September is the 225th anniversary of the signing of the U.S. Constitution, a transcendent achievement in the history of man.
Prior to the Constitution, and the revolution that inspired it, the widely held belief was that power came from God and was given to kings, who in turn would use that power to rule over the people in His name.
The Constitution changed all that. It was a new covenant, established on the principle that power flowed from God to the people who then loaned it to the state in order to better administrate the affairs of man and to produce what has become known as "ordered liberty." It was not, by any means, a perfect document. The Founding Fathers themselves recognized this, including within it several mechanisms to amend it as needed. Nevertheless it is, as Winston Churchill and others have observed over time, the least worst form of government ever devised.
For all that, the level of constitutional literacy in America is nothing short of appalling, especially among the nation's young people. Rights, as defined by the Constitution, are taught without respect to their accompanying responsibilities. Too many people do not understand the different branches of government, their purpose, or that the tensions between them were built into the system deliberately by the founders to better secure the rights of the people.
Enter Juliette Turner, the national youth director of Constituting America, an organization founded by her mother, actress, political activist, and radio talk show host Janine Turner, and Cathy Gillespie, a former senior congressional aide (and, in the interests of full disclosure, on whose advisory board I serve). Together, the three of them are trying to make the Constitution "cool," especially for young people.
To that end the younger Ms. Turner has written Our Constitution Rocks, a primer about the nation's most important document. A remarkable achievement in any case it is all the more remarkable because its author is only 14 years old.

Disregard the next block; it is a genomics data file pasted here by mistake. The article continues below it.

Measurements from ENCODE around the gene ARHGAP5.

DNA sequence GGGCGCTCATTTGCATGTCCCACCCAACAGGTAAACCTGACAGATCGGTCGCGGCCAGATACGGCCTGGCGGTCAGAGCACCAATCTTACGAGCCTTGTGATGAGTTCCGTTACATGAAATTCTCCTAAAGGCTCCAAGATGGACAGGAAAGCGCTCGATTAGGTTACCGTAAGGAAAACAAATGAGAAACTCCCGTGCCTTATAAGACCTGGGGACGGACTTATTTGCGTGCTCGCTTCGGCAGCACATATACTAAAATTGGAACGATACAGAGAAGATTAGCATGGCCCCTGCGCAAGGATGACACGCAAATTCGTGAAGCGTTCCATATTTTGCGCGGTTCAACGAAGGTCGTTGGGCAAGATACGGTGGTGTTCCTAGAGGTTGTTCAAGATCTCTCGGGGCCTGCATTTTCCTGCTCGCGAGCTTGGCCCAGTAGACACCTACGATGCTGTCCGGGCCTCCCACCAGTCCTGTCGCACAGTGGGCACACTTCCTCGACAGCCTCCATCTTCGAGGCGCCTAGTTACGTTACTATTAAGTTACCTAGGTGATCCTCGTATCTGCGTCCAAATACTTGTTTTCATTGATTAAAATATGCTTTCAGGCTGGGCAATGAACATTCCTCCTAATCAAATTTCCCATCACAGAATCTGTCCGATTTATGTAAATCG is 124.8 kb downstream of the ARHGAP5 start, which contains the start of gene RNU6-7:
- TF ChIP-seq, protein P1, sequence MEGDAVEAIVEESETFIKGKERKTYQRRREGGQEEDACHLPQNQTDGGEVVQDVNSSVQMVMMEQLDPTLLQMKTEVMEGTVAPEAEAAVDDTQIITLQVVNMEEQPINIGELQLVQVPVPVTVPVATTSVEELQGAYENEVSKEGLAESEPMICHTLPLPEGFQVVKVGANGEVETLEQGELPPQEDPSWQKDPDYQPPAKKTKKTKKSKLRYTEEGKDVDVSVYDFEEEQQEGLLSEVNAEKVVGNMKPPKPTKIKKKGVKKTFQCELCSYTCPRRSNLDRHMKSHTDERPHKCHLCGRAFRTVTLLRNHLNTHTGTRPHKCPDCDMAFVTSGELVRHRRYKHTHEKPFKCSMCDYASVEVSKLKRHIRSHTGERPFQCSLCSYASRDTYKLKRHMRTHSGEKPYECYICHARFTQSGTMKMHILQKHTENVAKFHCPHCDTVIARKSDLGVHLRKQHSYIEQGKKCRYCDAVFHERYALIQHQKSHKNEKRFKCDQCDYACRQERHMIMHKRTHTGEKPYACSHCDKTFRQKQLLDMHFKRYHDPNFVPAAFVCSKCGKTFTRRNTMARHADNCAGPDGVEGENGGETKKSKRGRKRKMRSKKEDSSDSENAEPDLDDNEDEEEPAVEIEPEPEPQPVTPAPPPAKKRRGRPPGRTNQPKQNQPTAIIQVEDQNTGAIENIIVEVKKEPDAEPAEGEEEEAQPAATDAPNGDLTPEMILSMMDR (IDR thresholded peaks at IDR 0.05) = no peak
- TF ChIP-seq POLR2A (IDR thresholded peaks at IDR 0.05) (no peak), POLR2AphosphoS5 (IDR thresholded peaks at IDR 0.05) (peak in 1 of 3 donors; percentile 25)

Former House Speaker Newt Gingrich used to say that in every generation the country has to deal with two different kinds of immigrants, both of whom need to learn what it means to be an American: One are those who were born and raised in other countries; the other is children, who must be raised up in the way they should go. To do that they must understand the country's founding principles, enshrined in the Constitution, and how they apply today. Ms. Turner's book is a more than useful illustration of that idea in action.
It's a book that belongs in every home and every school. It explains the different parts of the Constitution in easy-to-understand language, with special emphasis on why its different parts are relevant today in the lives of each and every American. It's a vital civics lesson that is much needed in these desperate times, as the nation struggles to understand the relationship between the people and the government. It's also a topic on which the two men who want to be the nation's next president have widely differing views.
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